Patterns of coding variation by gene and pathway. The median number of SNVs per gene was 24, ranged between 0 and 761, and was significantly different (Wilcoxon-rank sum test; P < 10−15) between AAs (median of 16, range from 0 to 566) and EAs (median of 13, range from 0 to 410). Mutational target size plays an important role in governing differences in polymorphism across loci, because gene length accounts for 76.6% of variation in the number of SNVs across genes (95% bootstrap CI = 73.9 to 79.1%; P < 10−15).

The proportion of rare variants per base pair (bp) in each gene was higher (mean = 2.015%; 95% range = 0.621 to 4.057%) than that of common variants (0.334%; 95% range = 0.000 to 1.143%), and the average ratio of rare to common alleles per bp was ~6:1. We identified 110 genes that showed an unusually high proportion of rare variants, including six histone genes that are likely subject to greater selective constraint (table S3). The number of putatively functional variants also varied widely across genes (fig. S14B), ranging from 0 to >100, with a median of two in both EA and AA samples.

Nucleotide diversity (π) varied considerably among genes, ranging from ~0 to 1.319% per bp (mean = 0.042%; Fig. 1B). Mean π in AAs (0.047%) was significantly higher (P < 10−15, paired t test) than π in EAs (0.035%), and π per gene was modestly correlated (r2 = 63%; P value < 10−15) between AAs and EAs (fig. S15). Rare variants account for 4% of total diversity, more than any other MAF bin (of width 0.5%) in both EAs and AAs (Fig. 1C). Rare and low-frequency SNVs comprise ~13 and 20% of total diversity in the EA and AA samples, respectively (Fig. 1C). In both samples, estimates of π were highest for human lymphocyte antigen (HLA) loci and other genes related to immune function, such as DEFB108B, and olfactory receptors (Fig. 1B). When genes were grouped into functional categories by KEGG (Kyoto Encyclopedia of Genes and Genomes) pathway, estimates of π were highest for pathways related to immune function and olfaction and lowest for pathways involved in basic cellular processes (fig. S16).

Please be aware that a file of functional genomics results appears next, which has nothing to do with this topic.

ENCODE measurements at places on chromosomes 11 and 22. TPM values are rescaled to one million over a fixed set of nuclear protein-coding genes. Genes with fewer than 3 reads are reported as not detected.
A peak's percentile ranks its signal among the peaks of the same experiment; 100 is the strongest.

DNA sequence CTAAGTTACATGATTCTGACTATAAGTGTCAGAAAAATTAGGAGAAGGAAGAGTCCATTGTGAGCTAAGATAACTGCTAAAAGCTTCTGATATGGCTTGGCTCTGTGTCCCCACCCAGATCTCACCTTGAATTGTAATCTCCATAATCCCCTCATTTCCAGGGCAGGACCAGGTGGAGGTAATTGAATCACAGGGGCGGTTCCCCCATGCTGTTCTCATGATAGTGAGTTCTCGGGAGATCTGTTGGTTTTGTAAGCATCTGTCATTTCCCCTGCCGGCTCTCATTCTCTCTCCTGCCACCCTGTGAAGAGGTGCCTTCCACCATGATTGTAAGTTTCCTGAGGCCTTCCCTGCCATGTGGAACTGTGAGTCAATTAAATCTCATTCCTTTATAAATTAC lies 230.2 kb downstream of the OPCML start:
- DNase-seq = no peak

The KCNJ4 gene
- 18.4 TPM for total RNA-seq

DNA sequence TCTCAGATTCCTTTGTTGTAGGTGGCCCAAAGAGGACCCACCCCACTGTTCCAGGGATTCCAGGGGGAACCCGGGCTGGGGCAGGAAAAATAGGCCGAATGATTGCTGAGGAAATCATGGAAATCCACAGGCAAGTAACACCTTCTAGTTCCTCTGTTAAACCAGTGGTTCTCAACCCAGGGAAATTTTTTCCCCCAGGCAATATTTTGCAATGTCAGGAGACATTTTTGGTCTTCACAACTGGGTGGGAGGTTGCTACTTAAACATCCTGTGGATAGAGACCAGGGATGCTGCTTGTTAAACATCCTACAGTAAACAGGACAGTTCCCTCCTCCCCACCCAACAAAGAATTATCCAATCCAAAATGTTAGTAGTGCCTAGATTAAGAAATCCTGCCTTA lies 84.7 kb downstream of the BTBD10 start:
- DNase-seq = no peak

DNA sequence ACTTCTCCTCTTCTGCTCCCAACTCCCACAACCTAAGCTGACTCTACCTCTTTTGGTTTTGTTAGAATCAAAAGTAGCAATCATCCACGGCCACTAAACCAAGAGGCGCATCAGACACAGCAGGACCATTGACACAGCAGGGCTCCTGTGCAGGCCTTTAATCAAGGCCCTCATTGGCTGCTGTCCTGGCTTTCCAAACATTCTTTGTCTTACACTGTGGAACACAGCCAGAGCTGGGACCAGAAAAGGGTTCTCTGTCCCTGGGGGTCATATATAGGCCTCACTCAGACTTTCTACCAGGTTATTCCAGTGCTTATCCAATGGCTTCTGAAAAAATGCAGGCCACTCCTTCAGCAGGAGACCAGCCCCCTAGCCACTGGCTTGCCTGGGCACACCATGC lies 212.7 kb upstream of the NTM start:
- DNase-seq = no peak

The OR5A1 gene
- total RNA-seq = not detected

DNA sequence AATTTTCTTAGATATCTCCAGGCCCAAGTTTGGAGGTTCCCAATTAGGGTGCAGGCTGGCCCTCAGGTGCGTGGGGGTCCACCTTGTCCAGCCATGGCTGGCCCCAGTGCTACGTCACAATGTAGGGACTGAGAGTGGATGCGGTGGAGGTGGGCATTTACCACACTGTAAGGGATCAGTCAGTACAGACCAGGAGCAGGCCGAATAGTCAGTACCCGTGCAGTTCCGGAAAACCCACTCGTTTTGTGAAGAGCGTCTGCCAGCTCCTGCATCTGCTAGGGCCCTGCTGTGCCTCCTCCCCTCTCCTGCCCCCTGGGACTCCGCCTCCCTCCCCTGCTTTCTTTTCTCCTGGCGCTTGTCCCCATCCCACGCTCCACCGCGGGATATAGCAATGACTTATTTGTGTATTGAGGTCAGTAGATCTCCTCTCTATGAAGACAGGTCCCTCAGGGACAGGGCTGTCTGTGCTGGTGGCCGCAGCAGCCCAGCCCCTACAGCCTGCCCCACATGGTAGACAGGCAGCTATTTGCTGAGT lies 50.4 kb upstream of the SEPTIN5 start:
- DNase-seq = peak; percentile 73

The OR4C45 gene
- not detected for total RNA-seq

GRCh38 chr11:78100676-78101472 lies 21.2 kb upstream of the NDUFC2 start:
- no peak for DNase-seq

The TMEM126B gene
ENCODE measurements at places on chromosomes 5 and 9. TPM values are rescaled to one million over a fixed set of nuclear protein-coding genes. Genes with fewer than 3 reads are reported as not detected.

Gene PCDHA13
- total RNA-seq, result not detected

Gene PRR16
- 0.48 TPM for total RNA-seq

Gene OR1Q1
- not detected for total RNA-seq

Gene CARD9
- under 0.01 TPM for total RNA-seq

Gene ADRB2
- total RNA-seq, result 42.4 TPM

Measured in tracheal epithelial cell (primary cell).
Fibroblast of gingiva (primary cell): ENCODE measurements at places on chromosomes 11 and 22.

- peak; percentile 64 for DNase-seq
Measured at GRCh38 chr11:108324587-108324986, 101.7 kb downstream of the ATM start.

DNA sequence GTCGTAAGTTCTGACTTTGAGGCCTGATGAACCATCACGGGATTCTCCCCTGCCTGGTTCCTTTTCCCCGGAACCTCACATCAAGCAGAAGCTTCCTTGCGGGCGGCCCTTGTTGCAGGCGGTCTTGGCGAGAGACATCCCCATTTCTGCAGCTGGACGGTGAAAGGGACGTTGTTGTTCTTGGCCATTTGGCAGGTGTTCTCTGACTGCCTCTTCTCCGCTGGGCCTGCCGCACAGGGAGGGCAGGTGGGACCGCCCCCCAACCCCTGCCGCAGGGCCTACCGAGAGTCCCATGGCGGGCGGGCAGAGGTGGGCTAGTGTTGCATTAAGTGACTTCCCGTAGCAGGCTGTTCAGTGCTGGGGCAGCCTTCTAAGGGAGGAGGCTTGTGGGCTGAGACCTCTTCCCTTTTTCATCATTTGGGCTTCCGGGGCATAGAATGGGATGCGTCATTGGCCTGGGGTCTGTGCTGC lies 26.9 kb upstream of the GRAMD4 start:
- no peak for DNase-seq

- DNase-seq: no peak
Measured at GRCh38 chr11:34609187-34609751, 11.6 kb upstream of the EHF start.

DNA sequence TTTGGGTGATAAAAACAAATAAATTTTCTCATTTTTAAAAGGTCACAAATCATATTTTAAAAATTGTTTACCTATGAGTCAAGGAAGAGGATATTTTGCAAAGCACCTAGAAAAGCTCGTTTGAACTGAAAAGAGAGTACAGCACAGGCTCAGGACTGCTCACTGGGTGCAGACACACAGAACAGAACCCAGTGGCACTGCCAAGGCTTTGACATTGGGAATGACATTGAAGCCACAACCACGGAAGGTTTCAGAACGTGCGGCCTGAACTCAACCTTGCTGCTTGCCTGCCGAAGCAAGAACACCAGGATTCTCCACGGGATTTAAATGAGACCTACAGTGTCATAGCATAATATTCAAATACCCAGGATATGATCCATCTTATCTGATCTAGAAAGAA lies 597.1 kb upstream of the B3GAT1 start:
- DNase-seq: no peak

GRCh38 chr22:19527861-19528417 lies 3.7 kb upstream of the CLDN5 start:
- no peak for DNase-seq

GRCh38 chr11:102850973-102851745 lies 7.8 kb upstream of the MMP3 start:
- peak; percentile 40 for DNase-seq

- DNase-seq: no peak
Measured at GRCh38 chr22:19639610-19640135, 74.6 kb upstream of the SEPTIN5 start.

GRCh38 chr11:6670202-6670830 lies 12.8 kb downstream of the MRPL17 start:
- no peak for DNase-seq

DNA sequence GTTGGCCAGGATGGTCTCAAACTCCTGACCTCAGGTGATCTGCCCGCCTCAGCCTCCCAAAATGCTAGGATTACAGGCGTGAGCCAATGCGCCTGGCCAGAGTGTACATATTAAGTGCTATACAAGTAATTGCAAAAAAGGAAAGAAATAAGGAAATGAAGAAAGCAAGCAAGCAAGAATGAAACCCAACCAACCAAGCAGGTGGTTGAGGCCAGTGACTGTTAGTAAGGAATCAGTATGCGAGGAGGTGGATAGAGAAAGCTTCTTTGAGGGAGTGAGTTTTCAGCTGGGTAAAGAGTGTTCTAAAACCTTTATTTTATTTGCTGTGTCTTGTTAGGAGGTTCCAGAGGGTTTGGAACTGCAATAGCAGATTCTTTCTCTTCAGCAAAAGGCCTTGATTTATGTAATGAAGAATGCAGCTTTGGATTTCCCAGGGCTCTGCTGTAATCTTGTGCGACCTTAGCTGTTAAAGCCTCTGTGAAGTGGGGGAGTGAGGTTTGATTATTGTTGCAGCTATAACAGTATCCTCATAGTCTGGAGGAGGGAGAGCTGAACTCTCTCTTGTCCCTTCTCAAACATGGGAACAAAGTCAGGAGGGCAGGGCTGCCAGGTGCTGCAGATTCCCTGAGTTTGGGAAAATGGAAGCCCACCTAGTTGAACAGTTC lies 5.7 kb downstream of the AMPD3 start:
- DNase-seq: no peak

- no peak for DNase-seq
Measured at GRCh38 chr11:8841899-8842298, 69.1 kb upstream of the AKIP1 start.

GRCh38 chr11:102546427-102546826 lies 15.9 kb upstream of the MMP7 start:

Abundance of rare variation explained by human demographic history. The excess of rare variation across the exome is consistent with explosive human population growth (22). To investigate this further, we used an out-of-Africa (OOA) demographic model (23) to predict the expected joint distribution of allele frequencies between EA and AA samples via a diffusion approximation (18). The OOA model, modified to account for admixture, captures prominent features of the joint frequency distribution. However, both populations contain more rare variants than predicted by this model (18) (Fig. 2), most likely because of rapid population growth in the past few thousand years that is undetectable with smaller sample sizes (fig. S9E). We revisited the demographic model from Gravel et al. (23), allowing for a reduced initial European expansion that is compensated for by accelerated growth starting after the split of European and Asian populations. Similarly, we introduced a phase of exponential growth in the African population starting at the same time. The resulting demographic model is an improved fit to the synonymous site-frequency spectrum (18) (Fig. 2B) and strongly supports a recent, dramatic acceleration of population growth. The maximum-likelihood time for accelerated growth was 5115 years ago (Fig. 2B).

Fig. 2

Deep sequencing reveals increases of recent population size. (A) Joint SFS predicted from different demographic models (top) compared with the observed data (bottom), displaying allele counts between 0 and 100 chromosomes. The three models are (left) an OOA model without admixture derived from the 1000 Genomes data, (middle) the same model with the AA panel modeled as an 80%:20% admixture between African and European lineages, and (right) the same model further modified to account for recent growth acceleration. Anscombe residuals are displayed, with regions showing more variants than predicted by the model in blue and less in red. Bins with expected counts <1 are displayed as white in all graphs. (B) Schematic representation (not to scale) of the inferred demographic model and parameters (18). kya, thousand years ago. (Inset) Comparison of the observed SFS to that predicted by the demographic model incorporating recent accelerated growth.